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The New Media and open government: A Case study
Posted by: McQ on Monday, June 11, 2007

Yesterday during our podcast, Dale and I spoke a bit about the power of the new media and its effect on politics. Our conclusion? Politics, as we've known them have changed forever.

What we saw with the immigration bill was perhaps the last gasp of old-style political brokering where an elite group of elected representatives meet in secret and push their agenda, swap, trade and compromise with the eye of passing legislation which, while not what they want personally has enough in it for them to be acceptable. As it used to work, once the compromise was reached, leadership would quietly twist the appropriate arms, bring the bill to the floor and just as quietly (relatively speaking) pass it with little or no debate.

The public then got to live with the legislation and its unintended consequences, while they told us what a favor they did for us. See the 1986 Immigration bill for an example.

Well no more. Bruce Kesler provides some interesting numbers which sort of point you to the change which is occurring:
Congress received four times more communications in 2004 than 1995—all of the increase from Internet-based communications.[1] Congress received 200,388,993 communications in 2004: the House received 10,400,000 communications by post and 99,053,399 via the Internet; the Senate received 7,935,594 by post and 83,000,000 via the Internet. During this decade, the staffing levels of Members’ personal offices have not changed.
More significant than the 4x amount of correspondence increase in the last decade is the difference between internet (182,053,399) messages and post (18,335, 599). It is 10 to 1. (It would be interesting to see the breakdown of internet communications by year within that decade.)

So there's no question that there is a huge change in the way the public is communicating with Congress. Just as obvious is the increase in its willingness to do so.
 
The impetus for this has to come from somewhere and it certainly wouldn't be a stretch to conclude that somewhere, at least in part, is blogs. As I mentioned yesterday,the political blogosphere is the land of the activists. That includes their readers, since the numbers above far overshadow that of the number of political bloggers.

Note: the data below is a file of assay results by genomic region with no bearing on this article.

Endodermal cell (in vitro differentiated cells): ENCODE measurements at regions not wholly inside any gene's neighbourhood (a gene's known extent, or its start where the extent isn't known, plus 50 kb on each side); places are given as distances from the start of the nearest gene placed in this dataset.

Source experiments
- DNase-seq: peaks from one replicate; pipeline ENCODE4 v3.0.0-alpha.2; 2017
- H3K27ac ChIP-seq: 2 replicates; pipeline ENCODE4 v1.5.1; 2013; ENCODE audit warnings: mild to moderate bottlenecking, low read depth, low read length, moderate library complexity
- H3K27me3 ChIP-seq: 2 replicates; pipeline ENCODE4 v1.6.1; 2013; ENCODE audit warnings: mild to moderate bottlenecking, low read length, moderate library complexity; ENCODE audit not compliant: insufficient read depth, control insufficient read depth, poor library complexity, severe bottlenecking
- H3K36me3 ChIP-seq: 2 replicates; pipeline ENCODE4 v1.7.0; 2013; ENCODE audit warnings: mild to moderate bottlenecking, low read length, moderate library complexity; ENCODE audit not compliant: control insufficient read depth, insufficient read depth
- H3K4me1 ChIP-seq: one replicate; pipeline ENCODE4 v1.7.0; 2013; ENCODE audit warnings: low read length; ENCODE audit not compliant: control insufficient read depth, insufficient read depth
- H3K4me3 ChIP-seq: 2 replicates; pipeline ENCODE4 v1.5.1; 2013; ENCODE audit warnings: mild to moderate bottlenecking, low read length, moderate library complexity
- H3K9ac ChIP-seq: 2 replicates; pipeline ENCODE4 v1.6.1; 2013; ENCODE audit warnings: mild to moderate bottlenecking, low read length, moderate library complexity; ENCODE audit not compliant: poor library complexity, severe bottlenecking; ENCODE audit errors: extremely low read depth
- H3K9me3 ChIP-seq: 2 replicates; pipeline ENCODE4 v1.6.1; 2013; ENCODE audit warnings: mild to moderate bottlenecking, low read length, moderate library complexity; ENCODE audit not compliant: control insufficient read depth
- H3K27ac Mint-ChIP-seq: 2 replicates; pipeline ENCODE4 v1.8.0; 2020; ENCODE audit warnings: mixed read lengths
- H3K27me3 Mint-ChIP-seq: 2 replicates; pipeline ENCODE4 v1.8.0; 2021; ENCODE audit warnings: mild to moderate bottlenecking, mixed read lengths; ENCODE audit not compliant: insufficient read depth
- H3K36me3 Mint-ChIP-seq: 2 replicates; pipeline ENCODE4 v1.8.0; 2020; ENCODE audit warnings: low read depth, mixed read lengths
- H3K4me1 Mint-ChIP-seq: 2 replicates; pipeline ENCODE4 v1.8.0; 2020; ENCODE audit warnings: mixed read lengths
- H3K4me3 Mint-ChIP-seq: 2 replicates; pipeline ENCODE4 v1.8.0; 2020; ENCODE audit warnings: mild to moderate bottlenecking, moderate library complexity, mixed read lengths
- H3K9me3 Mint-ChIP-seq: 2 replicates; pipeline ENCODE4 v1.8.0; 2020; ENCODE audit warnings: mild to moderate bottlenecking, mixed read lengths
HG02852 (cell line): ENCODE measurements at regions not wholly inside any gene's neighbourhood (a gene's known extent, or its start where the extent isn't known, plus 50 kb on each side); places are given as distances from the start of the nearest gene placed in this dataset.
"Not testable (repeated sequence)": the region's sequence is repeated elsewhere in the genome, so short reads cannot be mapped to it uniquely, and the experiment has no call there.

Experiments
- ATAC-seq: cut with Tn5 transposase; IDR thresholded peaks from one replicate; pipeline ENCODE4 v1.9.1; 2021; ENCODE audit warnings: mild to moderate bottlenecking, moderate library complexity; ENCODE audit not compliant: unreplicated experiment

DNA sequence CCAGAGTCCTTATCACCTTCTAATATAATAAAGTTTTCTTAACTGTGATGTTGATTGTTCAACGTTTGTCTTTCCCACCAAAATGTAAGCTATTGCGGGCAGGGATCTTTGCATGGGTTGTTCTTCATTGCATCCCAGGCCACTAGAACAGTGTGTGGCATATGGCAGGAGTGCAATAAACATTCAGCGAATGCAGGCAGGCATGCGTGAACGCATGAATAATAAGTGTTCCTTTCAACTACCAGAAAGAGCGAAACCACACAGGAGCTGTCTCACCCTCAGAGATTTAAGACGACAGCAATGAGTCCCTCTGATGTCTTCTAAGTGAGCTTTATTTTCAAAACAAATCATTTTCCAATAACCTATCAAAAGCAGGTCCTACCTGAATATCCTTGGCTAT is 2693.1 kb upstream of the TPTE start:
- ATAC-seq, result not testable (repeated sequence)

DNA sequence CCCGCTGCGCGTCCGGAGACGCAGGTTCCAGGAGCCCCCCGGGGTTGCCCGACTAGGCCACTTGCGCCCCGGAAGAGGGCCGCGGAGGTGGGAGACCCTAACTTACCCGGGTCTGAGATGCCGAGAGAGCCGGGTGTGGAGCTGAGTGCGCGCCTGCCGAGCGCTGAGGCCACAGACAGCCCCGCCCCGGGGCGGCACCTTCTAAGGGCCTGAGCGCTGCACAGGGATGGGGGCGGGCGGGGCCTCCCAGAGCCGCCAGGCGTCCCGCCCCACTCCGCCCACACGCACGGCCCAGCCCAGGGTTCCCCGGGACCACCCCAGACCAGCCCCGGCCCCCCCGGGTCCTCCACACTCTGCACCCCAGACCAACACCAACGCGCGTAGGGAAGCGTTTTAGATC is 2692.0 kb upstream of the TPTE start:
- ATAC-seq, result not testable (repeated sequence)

Rassumussen, speaking of the immigration bill debacle, asked when there was a time it was more obvious that Congress and the administration were so out of touch with the electorate. Perhaps never, but it is only because of the nature of this new paradigm that it is so obvious this time. What the Senate tried to do this time was the accepted way of doing business in DC in the past. And, just as accepted was the fact that the electorate would simply have to live with whatever they decided.

Through the new media, however, open government is more of an operative phrase than, perhaps, our legislators care for. With inexpensive means for self-publishing, the people have found a voice. With the immigration bill, we saw the blogosophere react swiftly to the attempt by the Senate to ram this legislation through without debate. NZ Bear got a hold of the bill and broke it out in easily read segments. Other bloggers then took the pieces and further dissected them. The problems and complaints were then aggregated and presented. The presentation turned viral and it spread far and wide. I heard talk-radio referencing blogs in their criticism of the bill.

When it all started to go south and the big gun Congressional and administration defenders came out and began to make claims about their opponents and their arguments, they were, for one of the first times in memory, taken on and defeated. Instead of being the only one on the podium (i.e. important enough or visible enough to get MSM coverage), legislative defenders were forced to share the podium with the folks in the pajamas. Claims were hit with counter-claims. Dubious facts and arguments were questioned and, in some cases, refuted. Well researched and written counter-attacks were mounted and given visibility by the new media. People had access to a level of information about a subject they'd never had before. And the results were telling as the tide of popular support turned decidedly against the bill.